The Schützenpanzer Lang HS.30 (aka “Schützenpanzer 12-3“ aka “HS-30“) was a West German infantry fighting vehicle developed during the 1950‘s. Some publications refer to this vehicle as the first IFV, however it is worth noting that unlike other IFV’s it had half the troop carrying capacity and lacked an anti-tank capability unlike the BMP-1.
To the Germans credit, their doctrine saw the HS.30 as an assault vehicle, rather than just simply an APC hence its 20mm cannon main gun. It was also well armoured compared to other APC’s, with thick steep sloping armour.
Designed by Swiss firm Hispano-Suiza, development started in the early 1950’s and the first vehicles entered service in around 1958. Initially 10,000 were ordered but due to a number of faults, production ended in 1962 with only 1800 to 2000 built.
The vehicle was seen to be unreliable due to problems with the motor, cooling system, transmission, and suspension.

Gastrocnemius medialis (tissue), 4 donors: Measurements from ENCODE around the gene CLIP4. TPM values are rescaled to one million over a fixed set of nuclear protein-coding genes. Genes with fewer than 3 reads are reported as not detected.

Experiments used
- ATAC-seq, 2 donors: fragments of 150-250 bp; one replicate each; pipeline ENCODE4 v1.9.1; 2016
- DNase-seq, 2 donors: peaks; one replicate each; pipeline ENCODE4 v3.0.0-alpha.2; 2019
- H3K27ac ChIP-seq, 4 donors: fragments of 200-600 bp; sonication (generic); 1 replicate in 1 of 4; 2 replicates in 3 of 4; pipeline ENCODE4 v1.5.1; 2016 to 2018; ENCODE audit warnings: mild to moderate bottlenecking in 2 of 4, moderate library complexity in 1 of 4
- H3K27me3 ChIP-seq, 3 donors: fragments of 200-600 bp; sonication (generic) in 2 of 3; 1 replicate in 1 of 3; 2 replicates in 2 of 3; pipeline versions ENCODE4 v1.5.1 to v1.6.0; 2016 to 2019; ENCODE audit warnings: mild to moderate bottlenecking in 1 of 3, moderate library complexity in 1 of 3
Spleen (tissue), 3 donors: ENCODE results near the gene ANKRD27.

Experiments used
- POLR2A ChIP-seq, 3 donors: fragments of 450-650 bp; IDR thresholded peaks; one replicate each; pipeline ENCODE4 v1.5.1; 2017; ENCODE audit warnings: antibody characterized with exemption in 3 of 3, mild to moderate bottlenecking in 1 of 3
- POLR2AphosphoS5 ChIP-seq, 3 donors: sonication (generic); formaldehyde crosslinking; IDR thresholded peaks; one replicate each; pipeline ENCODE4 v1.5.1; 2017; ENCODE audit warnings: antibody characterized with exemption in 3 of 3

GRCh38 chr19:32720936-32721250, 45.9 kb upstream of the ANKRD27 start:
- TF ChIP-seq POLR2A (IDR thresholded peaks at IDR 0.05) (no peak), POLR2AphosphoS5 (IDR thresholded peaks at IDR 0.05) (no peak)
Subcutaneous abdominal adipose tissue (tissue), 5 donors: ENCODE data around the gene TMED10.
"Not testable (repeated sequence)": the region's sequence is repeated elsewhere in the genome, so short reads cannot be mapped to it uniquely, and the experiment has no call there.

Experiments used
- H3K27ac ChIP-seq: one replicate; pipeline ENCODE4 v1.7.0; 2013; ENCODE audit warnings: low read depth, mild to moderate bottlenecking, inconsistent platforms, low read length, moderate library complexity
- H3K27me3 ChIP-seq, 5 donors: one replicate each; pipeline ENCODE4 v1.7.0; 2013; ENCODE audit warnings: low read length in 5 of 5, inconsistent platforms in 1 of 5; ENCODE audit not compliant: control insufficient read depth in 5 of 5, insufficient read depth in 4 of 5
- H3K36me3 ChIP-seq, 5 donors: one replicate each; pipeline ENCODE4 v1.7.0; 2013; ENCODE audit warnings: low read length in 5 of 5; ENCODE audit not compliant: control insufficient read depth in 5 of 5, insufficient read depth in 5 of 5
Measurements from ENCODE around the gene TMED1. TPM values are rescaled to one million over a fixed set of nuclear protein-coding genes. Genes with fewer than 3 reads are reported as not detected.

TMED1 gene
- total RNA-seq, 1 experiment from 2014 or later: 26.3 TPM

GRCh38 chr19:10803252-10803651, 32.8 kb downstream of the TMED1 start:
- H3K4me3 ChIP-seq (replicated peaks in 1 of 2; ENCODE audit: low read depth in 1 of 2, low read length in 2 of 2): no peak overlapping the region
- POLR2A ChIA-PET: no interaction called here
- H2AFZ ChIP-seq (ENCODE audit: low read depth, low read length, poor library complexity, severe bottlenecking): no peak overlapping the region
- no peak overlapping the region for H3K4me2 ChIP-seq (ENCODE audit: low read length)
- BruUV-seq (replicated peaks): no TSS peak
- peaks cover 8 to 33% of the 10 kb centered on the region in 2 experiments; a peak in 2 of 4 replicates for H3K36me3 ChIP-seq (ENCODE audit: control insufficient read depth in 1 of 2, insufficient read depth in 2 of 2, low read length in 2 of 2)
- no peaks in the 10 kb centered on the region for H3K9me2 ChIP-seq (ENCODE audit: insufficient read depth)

This could be interpreted as a “blessing in disguise” as West Germany went on during the 1960s to design and build the Marder 1 as its successor, which entered service in 1970.
The Marder 1 saw the HS.30 relegated to reserve units until its final withdrawal. Like most former fighting vehicles, some ended up being hard targets on ranges.
Armaments: x1 20mm cannon & x1 7.62mm MG
Armour: 30mm sloped (proof against artillery shell splinters & 7.62mm MG)
Crew: 3 plus 5 Troops
Dimensions: Length 5.56m / Width 2.54m / Height 1.85m
Weight: 14.6 tonne
Engine: Rolls Royce B81 Mk 80F, 8 Cylinder 220hp Petrol
Top Road Speed: 58 km/h
Operational Range: 270 km